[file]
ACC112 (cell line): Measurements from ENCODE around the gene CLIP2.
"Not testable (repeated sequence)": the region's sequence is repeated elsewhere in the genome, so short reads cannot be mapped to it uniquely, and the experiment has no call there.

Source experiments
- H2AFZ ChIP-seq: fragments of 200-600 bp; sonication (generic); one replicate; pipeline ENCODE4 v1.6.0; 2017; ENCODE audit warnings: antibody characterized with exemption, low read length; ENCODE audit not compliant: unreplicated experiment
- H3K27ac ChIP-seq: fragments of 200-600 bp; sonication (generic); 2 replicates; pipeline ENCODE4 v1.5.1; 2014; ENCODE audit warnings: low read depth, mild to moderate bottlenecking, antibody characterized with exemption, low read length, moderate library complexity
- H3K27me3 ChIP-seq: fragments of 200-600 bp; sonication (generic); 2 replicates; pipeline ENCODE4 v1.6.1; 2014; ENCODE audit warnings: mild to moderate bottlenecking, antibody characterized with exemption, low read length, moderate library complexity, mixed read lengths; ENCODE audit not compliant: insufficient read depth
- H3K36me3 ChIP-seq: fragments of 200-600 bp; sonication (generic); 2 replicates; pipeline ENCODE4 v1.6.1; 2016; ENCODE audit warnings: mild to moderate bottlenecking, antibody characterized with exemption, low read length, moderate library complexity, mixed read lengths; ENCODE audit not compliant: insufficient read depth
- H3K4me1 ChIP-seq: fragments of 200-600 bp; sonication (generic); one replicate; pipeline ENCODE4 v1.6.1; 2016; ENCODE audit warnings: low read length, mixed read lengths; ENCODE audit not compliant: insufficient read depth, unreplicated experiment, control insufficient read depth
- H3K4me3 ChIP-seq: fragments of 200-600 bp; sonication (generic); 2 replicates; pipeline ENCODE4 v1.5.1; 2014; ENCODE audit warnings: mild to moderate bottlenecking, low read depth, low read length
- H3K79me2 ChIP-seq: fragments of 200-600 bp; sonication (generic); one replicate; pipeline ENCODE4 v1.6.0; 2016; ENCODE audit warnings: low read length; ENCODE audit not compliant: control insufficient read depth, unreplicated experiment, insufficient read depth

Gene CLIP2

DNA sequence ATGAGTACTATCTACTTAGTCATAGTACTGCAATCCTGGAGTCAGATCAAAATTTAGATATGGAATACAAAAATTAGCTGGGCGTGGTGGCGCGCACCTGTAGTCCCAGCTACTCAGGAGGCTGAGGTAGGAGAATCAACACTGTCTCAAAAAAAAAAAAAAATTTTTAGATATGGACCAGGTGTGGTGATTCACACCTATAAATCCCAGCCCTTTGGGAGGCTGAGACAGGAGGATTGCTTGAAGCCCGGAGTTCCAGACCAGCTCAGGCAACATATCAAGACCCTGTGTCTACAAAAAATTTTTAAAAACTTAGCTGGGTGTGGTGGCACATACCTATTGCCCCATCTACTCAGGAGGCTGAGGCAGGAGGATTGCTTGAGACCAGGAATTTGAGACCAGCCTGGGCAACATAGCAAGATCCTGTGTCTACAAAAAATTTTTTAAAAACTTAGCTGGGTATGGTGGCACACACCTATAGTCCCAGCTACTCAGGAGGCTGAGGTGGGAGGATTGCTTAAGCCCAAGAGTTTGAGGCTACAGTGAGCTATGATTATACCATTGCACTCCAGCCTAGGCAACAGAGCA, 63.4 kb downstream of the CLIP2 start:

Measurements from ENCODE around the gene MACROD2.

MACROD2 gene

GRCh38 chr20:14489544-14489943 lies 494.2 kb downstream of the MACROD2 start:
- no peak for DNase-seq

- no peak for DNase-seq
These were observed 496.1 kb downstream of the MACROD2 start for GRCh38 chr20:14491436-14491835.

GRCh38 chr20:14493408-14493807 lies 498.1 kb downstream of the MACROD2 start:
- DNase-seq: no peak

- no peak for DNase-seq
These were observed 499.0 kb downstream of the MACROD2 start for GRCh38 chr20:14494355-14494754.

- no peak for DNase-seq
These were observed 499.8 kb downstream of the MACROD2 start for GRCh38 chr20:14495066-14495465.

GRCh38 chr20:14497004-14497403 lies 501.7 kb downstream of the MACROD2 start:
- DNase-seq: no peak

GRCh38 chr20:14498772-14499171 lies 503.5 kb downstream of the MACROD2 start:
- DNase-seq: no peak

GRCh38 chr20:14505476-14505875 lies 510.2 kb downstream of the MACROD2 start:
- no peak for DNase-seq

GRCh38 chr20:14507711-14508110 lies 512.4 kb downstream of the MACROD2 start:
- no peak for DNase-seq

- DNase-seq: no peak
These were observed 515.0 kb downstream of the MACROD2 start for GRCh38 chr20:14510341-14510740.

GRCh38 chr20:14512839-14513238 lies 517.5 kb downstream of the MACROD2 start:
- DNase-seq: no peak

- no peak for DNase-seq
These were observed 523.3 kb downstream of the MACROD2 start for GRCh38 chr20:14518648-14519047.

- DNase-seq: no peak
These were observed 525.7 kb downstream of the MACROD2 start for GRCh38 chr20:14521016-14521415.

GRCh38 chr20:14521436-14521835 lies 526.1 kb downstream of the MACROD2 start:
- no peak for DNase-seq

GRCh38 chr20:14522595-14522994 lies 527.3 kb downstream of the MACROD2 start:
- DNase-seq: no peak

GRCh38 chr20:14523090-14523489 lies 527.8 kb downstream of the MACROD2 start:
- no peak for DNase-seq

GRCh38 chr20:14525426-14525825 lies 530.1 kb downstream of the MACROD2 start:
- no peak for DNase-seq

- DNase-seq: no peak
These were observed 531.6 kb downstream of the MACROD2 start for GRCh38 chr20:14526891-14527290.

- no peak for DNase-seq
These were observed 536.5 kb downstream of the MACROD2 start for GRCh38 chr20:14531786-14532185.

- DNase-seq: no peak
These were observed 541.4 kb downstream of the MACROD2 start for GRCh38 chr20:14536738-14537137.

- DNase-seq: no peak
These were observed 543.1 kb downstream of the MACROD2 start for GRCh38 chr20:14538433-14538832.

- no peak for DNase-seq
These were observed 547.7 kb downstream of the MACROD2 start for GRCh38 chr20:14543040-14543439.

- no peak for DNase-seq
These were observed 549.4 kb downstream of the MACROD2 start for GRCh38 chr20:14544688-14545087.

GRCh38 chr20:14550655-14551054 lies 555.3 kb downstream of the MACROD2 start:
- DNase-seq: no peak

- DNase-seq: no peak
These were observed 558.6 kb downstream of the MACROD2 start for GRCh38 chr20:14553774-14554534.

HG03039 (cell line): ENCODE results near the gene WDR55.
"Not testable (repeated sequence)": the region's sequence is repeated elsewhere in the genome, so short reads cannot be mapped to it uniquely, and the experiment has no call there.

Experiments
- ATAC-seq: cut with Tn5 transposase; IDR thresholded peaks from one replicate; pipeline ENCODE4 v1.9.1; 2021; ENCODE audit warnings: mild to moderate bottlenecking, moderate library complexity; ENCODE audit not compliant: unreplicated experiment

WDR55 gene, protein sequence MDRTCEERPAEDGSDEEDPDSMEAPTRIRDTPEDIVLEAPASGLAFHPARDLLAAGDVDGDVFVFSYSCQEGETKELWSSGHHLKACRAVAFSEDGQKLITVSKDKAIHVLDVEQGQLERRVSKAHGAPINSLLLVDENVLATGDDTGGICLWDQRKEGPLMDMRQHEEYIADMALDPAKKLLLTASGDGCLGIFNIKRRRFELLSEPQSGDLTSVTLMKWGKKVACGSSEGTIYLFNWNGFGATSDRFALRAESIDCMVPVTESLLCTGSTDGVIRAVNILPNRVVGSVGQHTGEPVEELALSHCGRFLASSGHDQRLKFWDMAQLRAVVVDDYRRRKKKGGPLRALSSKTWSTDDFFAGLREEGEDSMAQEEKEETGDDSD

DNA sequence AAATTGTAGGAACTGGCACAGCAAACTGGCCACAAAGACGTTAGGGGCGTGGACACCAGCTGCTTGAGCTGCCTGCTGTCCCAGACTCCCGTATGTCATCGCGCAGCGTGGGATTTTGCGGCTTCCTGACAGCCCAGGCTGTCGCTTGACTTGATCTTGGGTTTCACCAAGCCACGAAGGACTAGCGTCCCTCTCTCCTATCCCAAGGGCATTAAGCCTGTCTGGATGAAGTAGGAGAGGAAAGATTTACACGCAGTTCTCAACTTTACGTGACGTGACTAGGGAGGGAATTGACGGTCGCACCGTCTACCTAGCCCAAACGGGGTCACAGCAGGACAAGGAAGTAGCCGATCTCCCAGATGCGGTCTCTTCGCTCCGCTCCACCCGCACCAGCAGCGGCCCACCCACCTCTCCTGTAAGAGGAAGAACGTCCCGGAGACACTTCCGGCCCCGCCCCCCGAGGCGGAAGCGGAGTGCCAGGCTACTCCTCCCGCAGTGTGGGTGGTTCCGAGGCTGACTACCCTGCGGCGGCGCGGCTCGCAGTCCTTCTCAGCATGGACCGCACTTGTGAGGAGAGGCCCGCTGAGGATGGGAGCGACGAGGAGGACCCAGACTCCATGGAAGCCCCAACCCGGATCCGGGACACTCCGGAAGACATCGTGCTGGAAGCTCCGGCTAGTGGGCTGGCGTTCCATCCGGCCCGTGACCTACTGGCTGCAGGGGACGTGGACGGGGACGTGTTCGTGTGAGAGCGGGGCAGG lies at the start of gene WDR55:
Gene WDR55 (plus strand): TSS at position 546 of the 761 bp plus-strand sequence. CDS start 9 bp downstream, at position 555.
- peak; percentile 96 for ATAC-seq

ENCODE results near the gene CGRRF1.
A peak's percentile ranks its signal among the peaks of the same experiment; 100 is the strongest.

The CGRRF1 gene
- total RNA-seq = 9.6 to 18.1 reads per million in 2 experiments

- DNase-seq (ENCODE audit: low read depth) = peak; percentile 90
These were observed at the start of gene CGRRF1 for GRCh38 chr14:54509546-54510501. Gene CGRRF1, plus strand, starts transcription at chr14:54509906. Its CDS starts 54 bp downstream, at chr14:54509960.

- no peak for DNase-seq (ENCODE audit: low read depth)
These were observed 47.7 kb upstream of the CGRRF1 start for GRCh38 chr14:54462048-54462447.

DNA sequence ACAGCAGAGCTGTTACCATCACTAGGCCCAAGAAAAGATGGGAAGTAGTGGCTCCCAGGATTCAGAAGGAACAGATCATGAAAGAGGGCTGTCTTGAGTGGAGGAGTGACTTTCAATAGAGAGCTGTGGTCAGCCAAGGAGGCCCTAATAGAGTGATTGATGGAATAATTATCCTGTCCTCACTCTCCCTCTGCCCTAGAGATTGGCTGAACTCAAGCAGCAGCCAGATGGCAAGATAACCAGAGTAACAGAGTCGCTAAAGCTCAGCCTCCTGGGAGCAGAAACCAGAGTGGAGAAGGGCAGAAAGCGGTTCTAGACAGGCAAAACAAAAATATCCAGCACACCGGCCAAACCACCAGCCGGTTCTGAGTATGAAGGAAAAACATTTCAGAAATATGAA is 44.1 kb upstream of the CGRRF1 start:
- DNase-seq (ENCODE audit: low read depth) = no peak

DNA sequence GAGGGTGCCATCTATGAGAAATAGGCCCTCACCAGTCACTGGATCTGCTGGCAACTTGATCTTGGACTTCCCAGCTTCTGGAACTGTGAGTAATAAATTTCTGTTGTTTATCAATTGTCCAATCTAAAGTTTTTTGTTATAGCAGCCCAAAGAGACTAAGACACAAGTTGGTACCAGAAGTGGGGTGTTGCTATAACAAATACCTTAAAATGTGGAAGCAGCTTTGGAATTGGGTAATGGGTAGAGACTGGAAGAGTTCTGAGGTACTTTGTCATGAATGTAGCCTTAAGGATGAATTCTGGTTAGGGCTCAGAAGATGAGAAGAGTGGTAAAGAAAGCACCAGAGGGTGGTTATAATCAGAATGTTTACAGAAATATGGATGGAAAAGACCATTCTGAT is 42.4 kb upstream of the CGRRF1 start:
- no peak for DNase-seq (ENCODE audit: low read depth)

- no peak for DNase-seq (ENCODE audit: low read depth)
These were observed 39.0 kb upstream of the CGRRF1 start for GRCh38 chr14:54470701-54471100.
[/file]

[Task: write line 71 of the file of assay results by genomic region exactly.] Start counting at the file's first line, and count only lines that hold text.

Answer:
Gene WDR55 (plus strand): TSS at position 546 of the 761 bp plus-strand sequence. CDS start 9 bp downstream, at position 555.